As a pet owner, it’s very important to know the common medical reasons that could result in a trip to the emergency room so that you can recognize the signs and seek care when appropriate.
The following are all life-threatening conditions that need to be treated as quickly as possible.
A urethral blockage can appear to happen suddenly but the reality is that the crystals that cause a urethral plug or urolith have likely been building up for quite some time. When the urethra is blocked, the cat is unable to pass urine. Not only is this painful but it can result in a ruptured bladder.
Cats with a urethral obstruction will cry in pain and attempt to posture repeatedly in their litter-box. They need to be rushed to the hospital immediately so that the urethra can be unblocked and emergency surgery performed if necessary.
The Ingestion Of A Foreign Object
There is no denying that cats are curious creatures! This curiosity can cause them to ingest things that they shouldn’t, such as:
- Rubber Bands;
Cat owners don’t always catch their felines in the act and so it’s important to know the signs that your pet might be suffering from a GI foreign body. Symptoms might include vomiting, diarrhea, lethargy, and abdominal pain.
If you notice a string hanging out of your cat’s rear end it’s important that you NEVER attempt to pull it out. The string could be wrapped throughout the intestines and pulling could literally cause internal trauma.
Cats love to chew on plants but certain plants, like lilies, can be deadly. In addition to this, some cats will raid medications - especially if those medications are flavored.
Signs of poisoning include:
- Extreme Lethargy;
- Abnormally Rapid Breathing/Panting;
If you know what your pet has ingested, contact Poison Control so that they can supply your veterinarian with the correct countermeasures to treat your cat.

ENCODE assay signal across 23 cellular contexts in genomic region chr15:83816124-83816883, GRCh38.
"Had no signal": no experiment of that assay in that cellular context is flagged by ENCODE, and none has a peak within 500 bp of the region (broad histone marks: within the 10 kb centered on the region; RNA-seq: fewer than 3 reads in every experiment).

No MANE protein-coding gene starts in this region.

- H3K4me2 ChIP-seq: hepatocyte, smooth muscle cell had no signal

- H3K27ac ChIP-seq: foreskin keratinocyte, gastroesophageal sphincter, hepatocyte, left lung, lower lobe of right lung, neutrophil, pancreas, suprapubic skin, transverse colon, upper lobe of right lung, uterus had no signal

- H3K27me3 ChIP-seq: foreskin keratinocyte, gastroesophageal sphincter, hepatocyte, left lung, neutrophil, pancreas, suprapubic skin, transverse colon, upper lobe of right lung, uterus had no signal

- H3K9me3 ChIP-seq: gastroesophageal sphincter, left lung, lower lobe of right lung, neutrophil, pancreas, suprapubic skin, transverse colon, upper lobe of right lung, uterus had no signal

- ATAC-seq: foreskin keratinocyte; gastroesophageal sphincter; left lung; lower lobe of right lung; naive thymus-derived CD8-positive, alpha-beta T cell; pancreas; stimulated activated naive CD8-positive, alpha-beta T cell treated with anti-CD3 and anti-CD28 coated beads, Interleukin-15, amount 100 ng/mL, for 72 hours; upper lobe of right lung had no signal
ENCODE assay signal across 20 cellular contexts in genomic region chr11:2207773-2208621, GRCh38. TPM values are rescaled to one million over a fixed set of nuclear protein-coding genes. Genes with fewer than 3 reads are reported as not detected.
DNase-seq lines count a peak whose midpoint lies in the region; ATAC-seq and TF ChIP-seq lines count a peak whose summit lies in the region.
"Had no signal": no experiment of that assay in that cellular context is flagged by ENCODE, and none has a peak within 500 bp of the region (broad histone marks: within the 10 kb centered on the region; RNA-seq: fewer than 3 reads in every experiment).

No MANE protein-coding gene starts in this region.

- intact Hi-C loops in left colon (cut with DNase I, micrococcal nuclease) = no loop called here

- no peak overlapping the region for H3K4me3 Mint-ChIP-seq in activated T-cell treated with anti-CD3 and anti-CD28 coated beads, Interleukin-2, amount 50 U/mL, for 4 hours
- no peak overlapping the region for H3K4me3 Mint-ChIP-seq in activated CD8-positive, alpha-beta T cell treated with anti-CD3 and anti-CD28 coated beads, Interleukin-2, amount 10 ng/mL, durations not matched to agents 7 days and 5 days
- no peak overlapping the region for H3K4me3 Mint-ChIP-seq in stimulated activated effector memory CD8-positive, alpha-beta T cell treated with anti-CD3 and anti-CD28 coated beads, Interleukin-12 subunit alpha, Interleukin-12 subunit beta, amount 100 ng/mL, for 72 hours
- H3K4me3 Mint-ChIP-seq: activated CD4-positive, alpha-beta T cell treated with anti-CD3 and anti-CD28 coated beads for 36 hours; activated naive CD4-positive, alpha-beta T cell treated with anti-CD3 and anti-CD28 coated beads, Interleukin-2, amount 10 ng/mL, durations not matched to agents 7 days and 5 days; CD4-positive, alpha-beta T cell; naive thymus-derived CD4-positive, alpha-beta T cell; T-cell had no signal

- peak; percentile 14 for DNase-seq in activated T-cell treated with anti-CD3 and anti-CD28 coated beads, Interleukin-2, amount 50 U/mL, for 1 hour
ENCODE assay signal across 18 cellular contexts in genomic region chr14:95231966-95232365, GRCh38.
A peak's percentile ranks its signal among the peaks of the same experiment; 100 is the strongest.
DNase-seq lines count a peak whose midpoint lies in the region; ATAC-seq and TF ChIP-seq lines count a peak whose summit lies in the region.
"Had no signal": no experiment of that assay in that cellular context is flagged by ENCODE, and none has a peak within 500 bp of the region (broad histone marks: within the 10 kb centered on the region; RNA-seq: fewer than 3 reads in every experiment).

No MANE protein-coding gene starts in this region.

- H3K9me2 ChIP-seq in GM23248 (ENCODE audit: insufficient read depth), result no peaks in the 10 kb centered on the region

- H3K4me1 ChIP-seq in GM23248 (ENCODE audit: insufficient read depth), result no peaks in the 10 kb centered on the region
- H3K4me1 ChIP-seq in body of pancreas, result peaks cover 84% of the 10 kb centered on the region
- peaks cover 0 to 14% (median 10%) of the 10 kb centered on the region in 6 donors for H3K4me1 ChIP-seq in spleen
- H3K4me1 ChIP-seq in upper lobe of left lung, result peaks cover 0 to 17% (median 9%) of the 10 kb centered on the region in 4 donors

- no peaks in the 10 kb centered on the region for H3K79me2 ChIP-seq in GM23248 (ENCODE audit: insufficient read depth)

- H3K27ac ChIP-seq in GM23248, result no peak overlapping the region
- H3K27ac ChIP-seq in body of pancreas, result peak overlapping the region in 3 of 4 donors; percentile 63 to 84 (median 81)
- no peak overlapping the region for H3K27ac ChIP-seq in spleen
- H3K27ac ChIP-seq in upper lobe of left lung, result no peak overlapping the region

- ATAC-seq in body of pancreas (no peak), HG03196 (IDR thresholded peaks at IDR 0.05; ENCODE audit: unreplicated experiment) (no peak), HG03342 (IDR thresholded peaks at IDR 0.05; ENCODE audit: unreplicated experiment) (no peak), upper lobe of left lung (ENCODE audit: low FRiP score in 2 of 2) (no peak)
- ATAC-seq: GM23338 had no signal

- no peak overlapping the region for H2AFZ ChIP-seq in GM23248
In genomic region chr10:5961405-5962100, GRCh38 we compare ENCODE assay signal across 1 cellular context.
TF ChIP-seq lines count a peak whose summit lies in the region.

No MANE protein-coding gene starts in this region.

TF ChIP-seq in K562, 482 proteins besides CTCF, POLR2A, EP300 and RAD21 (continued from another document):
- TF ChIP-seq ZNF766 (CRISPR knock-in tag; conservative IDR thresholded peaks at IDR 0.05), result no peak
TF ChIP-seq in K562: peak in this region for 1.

Cats are masters of disguise and will frequently fail to show symptoms until they are in serious pain or distress. As cats age, their cardiac muscle can weaken, failing to pump blood appropriately and allowing fluid to build up around the heart and lungs.
When this fluid builds up, it can become difficult for your cat to breathe. It is typically at this point that cat owners notice their cat is panting or breathing very rapidly.
Bone fractures are quite common in cats. These fractures are typically caused by car accidents, fights with other animals, and falls from a height. Yes, cats do land on their feet but that doesn’t mean they can’t get hurt!
Depending on the location and type of fracture, surgery might be required to repair the bone. Fractures can take weeks to heal so be prepared to keep your cat quiet and isolated during their recovery.
By knowing the top reasons that cats visit the emergency room you can be better prepared if they begin to show symptoms. As cat owners, we can’t prevent every emergency but we can learn more about how to spot the signs that our beloved furry friends are in distress!